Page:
Samsung’s Galaxy Note 7, the company’s latest addition to its flagship Galaxy series, looks great, is made to take some punishment, and will have longer-lasting battery life than its predecessors.
There are even a couple of new bells and whistles to appreciate about the new hardware, which is slated to launch in Canada on Aug. 16.
IT World Canada got an early hands-on look at the Note 7 and several of the accessories that come with it. Here are our first impressions, along with some photos of the device in action.
(And no, you didn’t miss anything – Samsung skipped the “Note 6” branding and is going straight to Note 7 after its previous Note 5 device, to be in sync with its Galaxy S7 and S7 Edge brands.)
Getting a grip on Note 7
Despite the large 5.7″ screen, this sizable phablet felt pretty good in one hand. Granted, I have pretty big hands, but compared to even my iPhone 6S, this felt more manageable. The rounded edges on both sides of the screen have the effect of making this device nestle in your grip quite nicely. It also makes for a great-looking device, as there’s minimal bezel around the screen.
But let’s be honest: at this point if you’re shelling out more than $1,000 for a device like this you’re expecting a top-notch presentation. What’s more encouraging to hear is that the Note 7 is more likely to last for a couple of years if you do make the investment. It uses the new Gorilla Glass 5 to offer the best possible scratch and shatter resistance, and has an aluminum backing. Samsung also says the Note 7 has been drop-tested from up to a 1.6-metre height, so it should easily survive a couple of slips from your hand.
It’s also water and dust resistant. While I didn’t dunk my demo device in any liquids, Samsung says you could place this in your beer and it’d still work fine. Even the S-Pen is made to the same standard of endurance, so it will survive a soaking as well.
In the eye of the device holder
Trying the iris scanner feature, I was surprised by how quickly it registered my biometric signature and then used it to unlock the device. The phone has a typical front-facing camera that is used to scan your iris, and an infrared light sits next to it to illuminate your eye for the camera. An on-screen guide instructs you to hold the device 25-35 cm from your face and line up your eyes with two circles on the screen (you’ll see the camera’s image of yourself). I’d say this is comparable to the speed of unlocking the device with your fingerprint.
At launch, the iris scanner feature can be used to unlock the device or access web logins, in the same way a fingerprint can perform this on present Galaxy devices. It can also be used to access the new Secure Folder on the Note 7. In the future, Samsung could work with third-party developers to integrate the iris scanner API and allow it to unlock different apps. But Samsung is going to be very selective about which partners it will work with, given the sensitive nature of biometric information, Samsung’s director of product marketing, Vlastimir Lalovic, says.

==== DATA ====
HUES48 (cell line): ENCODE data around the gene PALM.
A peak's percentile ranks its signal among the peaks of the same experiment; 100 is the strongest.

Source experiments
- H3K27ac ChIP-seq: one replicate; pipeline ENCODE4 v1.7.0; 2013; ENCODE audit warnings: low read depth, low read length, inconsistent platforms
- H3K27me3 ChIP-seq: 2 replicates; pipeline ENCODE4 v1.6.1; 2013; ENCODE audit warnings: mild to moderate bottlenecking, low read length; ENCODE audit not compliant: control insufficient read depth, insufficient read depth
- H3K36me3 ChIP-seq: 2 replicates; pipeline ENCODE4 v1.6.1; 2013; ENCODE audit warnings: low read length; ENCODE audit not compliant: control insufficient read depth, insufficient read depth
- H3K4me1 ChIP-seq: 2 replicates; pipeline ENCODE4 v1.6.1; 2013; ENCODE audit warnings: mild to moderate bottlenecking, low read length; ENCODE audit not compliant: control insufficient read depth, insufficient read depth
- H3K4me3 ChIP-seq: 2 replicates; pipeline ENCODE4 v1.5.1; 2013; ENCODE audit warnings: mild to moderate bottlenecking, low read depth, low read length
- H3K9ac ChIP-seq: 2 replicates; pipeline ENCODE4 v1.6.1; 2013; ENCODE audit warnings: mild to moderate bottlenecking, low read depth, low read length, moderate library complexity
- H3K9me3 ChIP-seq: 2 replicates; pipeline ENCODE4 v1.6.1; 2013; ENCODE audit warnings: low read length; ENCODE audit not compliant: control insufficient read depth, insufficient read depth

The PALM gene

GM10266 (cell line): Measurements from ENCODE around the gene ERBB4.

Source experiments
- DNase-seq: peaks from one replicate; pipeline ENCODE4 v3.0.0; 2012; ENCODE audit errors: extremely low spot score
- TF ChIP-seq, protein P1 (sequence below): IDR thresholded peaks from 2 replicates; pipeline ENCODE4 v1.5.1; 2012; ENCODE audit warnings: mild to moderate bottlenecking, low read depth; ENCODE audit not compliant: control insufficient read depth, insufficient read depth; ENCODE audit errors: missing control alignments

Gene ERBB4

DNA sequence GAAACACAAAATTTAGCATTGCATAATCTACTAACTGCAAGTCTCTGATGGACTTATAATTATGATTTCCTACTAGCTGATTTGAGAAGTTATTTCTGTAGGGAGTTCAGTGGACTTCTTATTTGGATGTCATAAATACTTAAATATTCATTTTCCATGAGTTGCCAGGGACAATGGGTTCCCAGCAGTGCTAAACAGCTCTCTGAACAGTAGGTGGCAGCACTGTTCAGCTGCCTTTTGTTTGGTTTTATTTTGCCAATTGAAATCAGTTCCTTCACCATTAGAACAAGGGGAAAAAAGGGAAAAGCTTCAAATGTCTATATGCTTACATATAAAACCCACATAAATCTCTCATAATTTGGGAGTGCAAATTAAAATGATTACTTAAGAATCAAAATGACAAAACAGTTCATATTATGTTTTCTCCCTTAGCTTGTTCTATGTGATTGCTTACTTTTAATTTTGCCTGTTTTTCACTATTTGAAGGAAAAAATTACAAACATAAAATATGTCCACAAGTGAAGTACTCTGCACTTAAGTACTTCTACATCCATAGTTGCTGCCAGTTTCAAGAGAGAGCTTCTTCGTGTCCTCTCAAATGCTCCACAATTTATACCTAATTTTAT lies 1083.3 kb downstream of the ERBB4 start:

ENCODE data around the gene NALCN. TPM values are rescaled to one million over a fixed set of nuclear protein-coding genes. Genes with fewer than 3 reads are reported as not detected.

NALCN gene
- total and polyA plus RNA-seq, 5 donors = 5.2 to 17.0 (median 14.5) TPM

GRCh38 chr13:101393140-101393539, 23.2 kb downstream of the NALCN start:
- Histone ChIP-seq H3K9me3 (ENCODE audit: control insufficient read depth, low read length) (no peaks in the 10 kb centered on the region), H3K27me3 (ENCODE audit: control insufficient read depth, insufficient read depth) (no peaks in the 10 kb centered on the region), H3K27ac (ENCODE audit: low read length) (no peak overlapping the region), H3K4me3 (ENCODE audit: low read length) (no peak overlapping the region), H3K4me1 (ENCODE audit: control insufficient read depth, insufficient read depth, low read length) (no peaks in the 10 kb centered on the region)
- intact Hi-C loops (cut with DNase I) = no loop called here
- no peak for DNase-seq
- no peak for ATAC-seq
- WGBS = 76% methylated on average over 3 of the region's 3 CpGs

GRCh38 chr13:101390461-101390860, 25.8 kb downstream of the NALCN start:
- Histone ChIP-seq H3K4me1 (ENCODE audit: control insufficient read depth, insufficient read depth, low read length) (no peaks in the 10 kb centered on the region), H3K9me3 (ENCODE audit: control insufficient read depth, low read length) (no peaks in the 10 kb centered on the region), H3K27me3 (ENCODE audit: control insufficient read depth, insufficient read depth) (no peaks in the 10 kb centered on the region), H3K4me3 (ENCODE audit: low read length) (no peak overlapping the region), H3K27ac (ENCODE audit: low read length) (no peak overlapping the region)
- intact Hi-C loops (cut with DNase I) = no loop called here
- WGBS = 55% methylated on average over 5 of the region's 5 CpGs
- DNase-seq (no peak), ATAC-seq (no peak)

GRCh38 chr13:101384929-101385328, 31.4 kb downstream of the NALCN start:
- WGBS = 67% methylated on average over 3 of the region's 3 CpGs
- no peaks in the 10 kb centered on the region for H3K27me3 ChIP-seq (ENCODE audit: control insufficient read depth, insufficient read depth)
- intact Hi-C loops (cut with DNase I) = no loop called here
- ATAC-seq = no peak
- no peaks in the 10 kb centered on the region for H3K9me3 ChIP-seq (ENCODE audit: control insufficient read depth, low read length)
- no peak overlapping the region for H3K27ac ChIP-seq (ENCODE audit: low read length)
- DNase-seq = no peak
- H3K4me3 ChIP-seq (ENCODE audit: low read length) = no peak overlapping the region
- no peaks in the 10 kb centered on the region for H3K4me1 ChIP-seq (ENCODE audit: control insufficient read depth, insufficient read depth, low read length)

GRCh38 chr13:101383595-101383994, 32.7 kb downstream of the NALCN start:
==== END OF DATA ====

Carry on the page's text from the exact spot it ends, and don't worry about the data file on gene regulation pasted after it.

“It’s going to be very specific and very targeted,” he says. “For instance, we aren’t going to be providing this to game applications.”
Lalovic says that as with the digital signature created with a user’s fingerprint, the iris scan data is local to the device and won’t be transferred over the Internet.
“We’ve seen growing concerns from consumers about protecting your data,” he says.
That’s partly why Samsung is making a “Secure Folder” available. Lalovic points out that this could be useful in an office setting with a BYOD scenario. Users forced to hand their devices over to IT for maintenance or to load on a custom application can maintain their privacy by storing sensitive personal data in a folder that only they can unlock.
This stylus has a point
As someone that’s not yet seen the point of using a stylus with a smartphone, the upgraded S-Pen that comes with the Note 7 felt like a useful tool that had real applications and was fairly intuitive to use.
A number of spec points on the S-Pen are improved. Its tip is now a needlepoint-slim 0.7 mm wide, a decrease of 0.9 mm from the last S-Pen. Its latency is 70 milliseconds, and the pressure level has been made more sensitive. A faster scan speed of 360 Hz makes the writing feel more natural.
Drawing the S-Pen out from its holster will automatically trigger a menu on your device that will hover over whatever’s onscreen. From there, you can choose among several different functions offered by the pen. Select a portion of your screen to create an image of it and annotate it with a note, or highlight a playing video to make an animated GIF. Hover over a foreign language word to translate it, or just jump to making a new note.
Comes with toys to play with
The Note 7 is, of course, compatible with Samsung accessories such as Gear Fit smart watches and the company’s 360-degree camera. Samsung will also be releasing some utility cases for the Note 7. A Backpack power cover provides another 3100 mAH battery for the Note 7 to draw on. It adds a bit of bulk to the device, but still feels relatively slender when attached. I imagine that many power users will make good use of this case.
For those who watch a lot of longer videos on their devices, the S View Standing Cover might be the right choice. Pictured in the top image of this article, it provides a cover for the front of the phone that can fold behind it to prop it up for viewing.
Those are the broad strokes for our first exposure to the Note 7. We’ll be doing a full review soon, so watch out for that if you’re curious about other details around the new device.